11. The American Journal of Semiotics: Volume > 24 > Issue: 1/3
Han-liang Chang Between Nature and Culture: A Glimpse of the Biosemiotic World in Fourth-Century BCE Chinese Philosophy
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When ancient Chinese philosophy culminated in the sixth to third centuries BCE, “hundreds of flowers [intellectual schools] were blooming”, yet not many theoreticians were particularly interested in questions regarding the relationship between animal and human life — despite their profuse discussion of, and heated debates about, both “nature” and “human nature” in their writings. This indifferent attitude towards creatures lower than humans is best illustrated by Confucius (551–479 BCE), who observed: “It is impossible to associate with birds and beasts, as if they were the same as us.” Later, however, this condescending attitude of the Sage would be challenged by the Daoist philosopher Zhuangzi (370 to 301 BCE), who untiringly advocates the equity of all creatures in the universe — a place where both living and fabulous organisms cohabit and co-evolve with one another, as well as with their environments. Morever, even Confucius’s descendent Mencius (c.372–289 BCE) did not endorse his mentor’s position, for the latter’s own writings are likewise inhabited by all kinds of creatures which not only serve the passive role of poetic figuration, but actually also construct their respective Umwelten, paralleled by the umwelt-construction of human beings. Recent advances in biosemiotics and ecosemiotics have enabled us to reread some of these philosophical texts, and to shed new light on this obscure aspect of Chinese thinking. This paper will draw upon the sign reflections of C. S. Peirce (1839–1914) and Jakob von Uexküll (1864–1944), and make use of a composite analytical method of text semiotics and dialogue studies, to examine a number of political and ethical allegories by Zhuangzi and Mencius. Acknowledging the necessarycircularity of interpretation and the homogeneity of observer and observed, the essay explores the ways in which ancient philosophical texts can be made compatible with contemporary biological and semiotic thinking.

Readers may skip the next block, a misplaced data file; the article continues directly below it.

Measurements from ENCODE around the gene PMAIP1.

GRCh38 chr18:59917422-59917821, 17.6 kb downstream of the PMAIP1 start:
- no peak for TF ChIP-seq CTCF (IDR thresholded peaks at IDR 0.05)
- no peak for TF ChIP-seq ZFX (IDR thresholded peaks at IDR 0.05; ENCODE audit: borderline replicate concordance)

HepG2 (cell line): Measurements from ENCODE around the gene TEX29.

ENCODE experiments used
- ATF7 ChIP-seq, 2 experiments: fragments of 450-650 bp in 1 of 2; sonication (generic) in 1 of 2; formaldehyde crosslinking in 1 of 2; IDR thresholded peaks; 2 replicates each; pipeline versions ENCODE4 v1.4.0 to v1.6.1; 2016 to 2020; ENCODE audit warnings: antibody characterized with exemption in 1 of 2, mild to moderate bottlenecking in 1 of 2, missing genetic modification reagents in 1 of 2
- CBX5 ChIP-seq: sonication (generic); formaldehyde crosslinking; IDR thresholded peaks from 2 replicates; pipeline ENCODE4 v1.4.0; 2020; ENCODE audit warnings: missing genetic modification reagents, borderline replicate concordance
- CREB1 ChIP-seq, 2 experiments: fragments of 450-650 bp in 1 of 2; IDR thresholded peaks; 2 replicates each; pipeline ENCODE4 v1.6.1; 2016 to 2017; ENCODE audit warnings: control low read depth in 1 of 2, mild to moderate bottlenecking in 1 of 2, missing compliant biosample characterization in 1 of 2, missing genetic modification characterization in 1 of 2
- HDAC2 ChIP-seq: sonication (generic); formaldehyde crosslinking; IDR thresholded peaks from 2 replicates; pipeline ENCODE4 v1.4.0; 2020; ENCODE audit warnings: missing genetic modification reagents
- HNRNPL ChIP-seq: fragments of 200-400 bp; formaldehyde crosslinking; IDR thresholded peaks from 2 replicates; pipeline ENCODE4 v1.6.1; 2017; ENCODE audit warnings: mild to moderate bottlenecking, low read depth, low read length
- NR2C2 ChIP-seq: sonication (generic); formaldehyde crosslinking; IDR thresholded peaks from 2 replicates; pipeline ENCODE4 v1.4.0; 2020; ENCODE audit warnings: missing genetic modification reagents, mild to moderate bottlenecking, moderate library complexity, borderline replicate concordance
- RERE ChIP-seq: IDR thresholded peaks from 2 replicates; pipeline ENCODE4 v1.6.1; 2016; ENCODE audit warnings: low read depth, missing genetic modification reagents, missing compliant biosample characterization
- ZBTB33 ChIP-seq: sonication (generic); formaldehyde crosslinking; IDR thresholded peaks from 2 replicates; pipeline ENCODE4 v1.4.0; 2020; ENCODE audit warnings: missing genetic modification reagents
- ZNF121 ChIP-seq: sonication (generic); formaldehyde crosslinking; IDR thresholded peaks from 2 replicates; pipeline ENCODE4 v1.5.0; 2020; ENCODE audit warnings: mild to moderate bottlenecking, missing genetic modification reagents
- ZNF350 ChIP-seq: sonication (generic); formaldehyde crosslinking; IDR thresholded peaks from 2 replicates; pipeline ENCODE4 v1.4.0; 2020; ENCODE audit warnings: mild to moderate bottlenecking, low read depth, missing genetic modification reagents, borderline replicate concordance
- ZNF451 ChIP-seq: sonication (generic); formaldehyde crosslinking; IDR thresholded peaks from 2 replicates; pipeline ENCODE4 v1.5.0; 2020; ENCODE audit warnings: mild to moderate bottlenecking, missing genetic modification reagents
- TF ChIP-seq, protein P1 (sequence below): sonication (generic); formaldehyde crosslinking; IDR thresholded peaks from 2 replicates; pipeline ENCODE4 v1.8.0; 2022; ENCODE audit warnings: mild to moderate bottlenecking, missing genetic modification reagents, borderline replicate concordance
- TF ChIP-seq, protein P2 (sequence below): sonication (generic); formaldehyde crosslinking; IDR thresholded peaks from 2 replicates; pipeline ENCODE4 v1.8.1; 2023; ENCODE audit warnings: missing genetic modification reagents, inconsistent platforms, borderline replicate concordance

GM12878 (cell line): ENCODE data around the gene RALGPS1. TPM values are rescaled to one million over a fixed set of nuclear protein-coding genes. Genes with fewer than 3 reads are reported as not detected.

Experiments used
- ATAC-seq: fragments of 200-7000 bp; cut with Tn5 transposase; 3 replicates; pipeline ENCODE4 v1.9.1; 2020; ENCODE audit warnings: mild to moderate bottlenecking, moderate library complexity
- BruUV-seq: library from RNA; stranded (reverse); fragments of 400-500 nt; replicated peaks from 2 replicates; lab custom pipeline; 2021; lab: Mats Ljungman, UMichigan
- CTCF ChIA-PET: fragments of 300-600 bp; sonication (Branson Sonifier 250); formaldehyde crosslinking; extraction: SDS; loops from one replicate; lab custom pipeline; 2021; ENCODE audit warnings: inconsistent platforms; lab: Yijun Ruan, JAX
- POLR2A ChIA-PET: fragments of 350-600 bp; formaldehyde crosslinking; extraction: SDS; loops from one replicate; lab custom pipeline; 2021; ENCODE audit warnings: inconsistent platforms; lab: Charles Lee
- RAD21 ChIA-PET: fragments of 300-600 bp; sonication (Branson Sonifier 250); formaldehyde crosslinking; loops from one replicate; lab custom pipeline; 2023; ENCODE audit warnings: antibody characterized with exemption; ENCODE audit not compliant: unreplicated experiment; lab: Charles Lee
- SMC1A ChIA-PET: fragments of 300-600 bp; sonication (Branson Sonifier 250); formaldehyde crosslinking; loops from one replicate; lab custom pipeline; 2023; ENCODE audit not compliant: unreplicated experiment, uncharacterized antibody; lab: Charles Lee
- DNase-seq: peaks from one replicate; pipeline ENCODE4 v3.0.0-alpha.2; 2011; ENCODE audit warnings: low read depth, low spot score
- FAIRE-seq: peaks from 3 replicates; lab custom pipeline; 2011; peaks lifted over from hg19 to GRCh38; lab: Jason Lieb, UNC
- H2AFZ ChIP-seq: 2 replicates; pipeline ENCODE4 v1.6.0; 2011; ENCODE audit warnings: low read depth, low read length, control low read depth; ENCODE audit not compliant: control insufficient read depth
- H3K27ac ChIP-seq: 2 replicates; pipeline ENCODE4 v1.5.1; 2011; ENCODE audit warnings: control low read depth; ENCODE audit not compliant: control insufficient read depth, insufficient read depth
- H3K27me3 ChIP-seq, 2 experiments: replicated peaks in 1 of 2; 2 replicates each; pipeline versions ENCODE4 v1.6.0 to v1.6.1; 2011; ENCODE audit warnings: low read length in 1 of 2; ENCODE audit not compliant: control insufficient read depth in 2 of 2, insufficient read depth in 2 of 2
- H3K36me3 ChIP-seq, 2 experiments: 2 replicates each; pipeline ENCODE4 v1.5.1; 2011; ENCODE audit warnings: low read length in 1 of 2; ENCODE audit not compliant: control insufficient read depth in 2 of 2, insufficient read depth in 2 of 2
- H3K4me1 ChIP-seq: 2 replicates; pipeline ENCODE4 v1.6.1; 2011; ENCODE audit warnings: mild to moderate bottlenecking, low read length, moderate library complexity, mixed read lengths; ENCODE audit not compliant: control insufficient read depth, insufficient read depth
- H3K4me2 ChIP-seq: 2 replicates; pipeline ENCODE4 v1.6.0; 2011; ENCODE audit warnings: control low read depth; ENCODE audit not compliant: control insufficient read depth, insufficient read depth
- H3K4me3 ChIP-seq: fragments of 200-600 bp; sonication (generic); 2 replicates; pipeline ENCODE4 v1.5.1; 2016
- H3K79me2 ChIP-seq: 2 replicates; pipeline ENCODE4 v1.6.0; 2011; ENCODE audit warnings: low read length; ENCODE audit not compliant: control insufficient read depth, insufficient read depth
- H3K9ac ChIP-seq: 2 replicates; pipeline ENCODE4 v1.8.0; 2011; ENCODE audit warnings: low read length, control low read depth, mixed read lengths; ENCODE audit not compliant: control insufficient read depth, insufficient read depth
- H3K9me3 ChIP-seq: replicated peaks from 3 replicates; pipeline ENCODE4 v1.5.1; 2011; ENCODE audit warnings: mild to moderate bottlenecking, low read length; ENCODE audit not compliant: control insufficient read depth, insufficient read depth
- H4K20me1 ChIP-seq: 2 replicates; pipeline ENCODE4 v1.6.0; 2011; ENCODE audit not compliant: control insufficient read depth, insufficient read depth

12. The American Journal of Semiotics: Volume > 24 > Issue: 1/3
Wendy Wheeler ‘Do not Block the Path of Inquiry!’: Peircean Abduction, the Tacit Dimension, and Biosemiotic Creativity in Nature and Culture
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Drawing on biosemiotic theory and the Peircean idea of ‘abduction’, I shall propose the idea of a layered structure of bio / semiotic evolution, in which humanknowledge is systemic and recursive — and thus emergent both from what is forgotten and from earlier evolutionary strata. I will argue that abductions are those processes by which we move creatively between often unacknowledged types of knowledge which are rooted in our natural and cultural evolutionary past (e.g., unconscious, preconscious, or tacit knowledge; knowledge that is experienced affectively) and the more familiar types of knowledge associated with self-conscious deductive and inductive reasoning. I shall suggest that these processes of ‘hooking back’ into the past in order to make new sense in the light of subsequent experience, are characteristic of all human inventiveness in both the arts and the sciences, and are facilitated by what Peirce called ‘The Play of Musement’.My reasons for attempting this task are that I hope to offer a semiotic and biosemiotic corrective to the widespread and culturally dominant idea that the progress ofhuman knowledge and cultural evolution depends on self rational efficiency, conceived of in terms of self-conscious deduction and induction alone — a conception which runs the risk of excluding from the account what is actually the most creative part of human knowing. Second, I will suggest that a properly semiotically informed understanding of human creativity — i.e., one which understands the Peircean semiotic as triadic and which draws on the post-Peircean theory that the semiotic drive in nature and in culture derives from the need to model the world as accurately as possible — should provide a very stern warning against the dangers of confusing the map with the territory. For creative artists and scientists (and life-livers, in general) progress, I shall suggest, inasmuch as they ignore the utilitarian dogma in practice. A biosemiotic understanding of human reasoning as an evolutionary semiotic process should thus contribute to a removal of the impediments of modernity which lie in the failure to properly grasp both what language (and semiosis in general) is, as well as the historical and prehistorical evolution that makes such semiosis possible.
13. The American Journal of Semiotics: Volume > 24 > Issue: 1/3
Peter Harries-Jones Social Anthropology Volume 12, Part Two, June 2004; Special Issue: “Anthropology After Darwin”
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14. The American Journal of Semiotics: Volume > 24 > Issue: 1/3
Merja Bauters The Whole Creature: Complexity, Biosemiotics and the Evolution of Culture
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15. The American Journal of Semiotics: Volume > 24 > Issue: 1/3
Paul Cobley Introduction to Biosemiotics: The New Biological Synthesis
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about the authors
16. The American Journal of Semiotics: Volume > 24 > Issue: 1/3
About the Authors